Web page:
Over the past few years, we have watched as business functions such as conferences and seminars (and even the most traditional transactions: from the supermarket shop to the auction and second hand market stall) have turned electronic.
In this electronic environment, is it just a matter of time before we see even more human business functions, like new business negotiations and the procurement of services, standardised in HTML?
In the outsourcing world, and among service providers and CIOs, such talk isn’t revolutionary. We are technical and technological experts by nature, adept at streamlining and standardising complex business processes. Surely an electronic marketplace for negotiating and procuring managed services is therefore the next step?
Yet, what would the consequences be in losing that human interaction – is it attention to detail, quality of service and innovation? But on the other hand, how much time and money would it save in thrashing out standard agreements and services? Quite simply, how would it actually work?
Firstly, it should be noted that the UK government is already exploring the use of an electronic marketplace through its G-Cloud framework for government procurement. This provides a forum to agree terms and conditions in advance with suppliers, as well as pricing and service descriptions.
While it could be argued that the private sector lacks the homogeneity and collective desires of the public sector to undertake a similar framework, it could be a possibility that service providers, or even a third-party adviser – acting as an independent broker – may see the benefits of a standardised platform.
Though efficient, an online marketplace could also cut out quite a vital part of the procurement process: humans. At this stage, many organisations may feel more than a little uncomfortable signing off sizeable contracts without actually talking to an adviser or provider about their unique requirements.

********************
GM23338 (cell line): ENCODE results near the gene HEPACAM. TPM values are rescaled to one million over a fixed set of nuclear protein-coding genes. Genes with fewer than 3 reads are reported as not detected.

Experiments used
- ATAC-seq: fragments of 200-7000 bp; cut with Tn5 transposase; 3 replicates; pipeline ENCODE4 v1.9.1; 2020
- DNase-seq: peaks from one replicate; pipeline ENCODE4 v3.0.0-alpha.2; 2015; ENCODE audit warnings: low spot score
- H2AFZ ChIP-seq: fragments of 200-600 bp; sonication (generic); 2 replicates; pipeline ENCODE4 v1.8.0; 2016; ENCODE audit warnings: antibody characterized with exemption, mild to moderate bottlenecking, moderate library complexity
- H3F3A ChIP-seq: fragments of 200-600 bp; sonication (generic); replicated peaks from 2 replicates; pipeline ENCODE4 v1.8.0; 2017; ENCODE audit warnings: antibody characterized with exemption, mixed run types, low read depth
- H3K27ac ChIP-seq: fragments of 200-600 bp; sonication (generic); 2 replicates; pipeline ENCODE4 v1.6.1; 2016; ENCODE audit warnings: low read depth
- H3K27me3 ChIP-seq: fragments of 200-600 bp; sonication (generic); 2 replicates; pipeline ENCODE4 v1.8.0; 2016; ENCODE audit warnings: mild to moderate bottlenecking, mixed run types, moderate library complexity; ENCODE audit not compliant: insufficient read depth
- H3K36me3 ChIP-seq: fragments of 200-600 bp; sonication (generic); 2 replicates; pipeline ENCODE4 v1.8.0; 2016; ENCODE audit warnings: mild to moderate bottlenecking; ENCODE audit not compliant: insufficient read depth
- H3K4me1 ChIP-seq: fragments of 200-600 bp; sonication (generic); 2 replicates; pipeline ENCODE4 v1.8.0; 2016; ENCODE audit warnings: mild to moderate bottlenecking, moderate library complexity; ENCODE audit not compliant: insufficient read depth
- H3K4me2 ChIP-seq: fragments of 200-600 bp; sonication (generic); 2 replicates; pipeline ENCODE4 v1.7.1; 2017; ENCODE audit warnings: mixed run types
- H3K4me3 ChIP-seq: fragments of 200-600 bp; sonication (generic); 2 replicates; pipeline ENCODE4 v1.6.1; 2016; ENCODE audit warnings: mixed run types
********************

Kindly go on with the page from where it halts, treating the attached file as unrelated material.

And as many service providers can testify, clients’ desire for creative solutions and innovations during a supplier bid is not going to die down with the birth of an electronic marketplace. Yet it is worth thinking about if and how the current lengthy procurement process already kills this creativity.
Ultimately, the question as to whether it is even possible to stifle this kind of progression remains. While there may be different appetites for this electronic way of doing business across regions and sectors, the more we see an online marketplace as an added factor to the future of outsourcing, the more comprehensive we can make the final platform. Are we moving towards an electronic marketplace whether we want to or not? One just has to look at the sprawling growth of Amazon to realise the potential of an online global platform for supplying demand.
Our view is that within three years the global electronic marketplace will be a reality. However, we recognise that issues about its functionality and feasibility remain, and there are many contending views from the industry.
Sourced from John Keppel, partner and president at ISG North Europe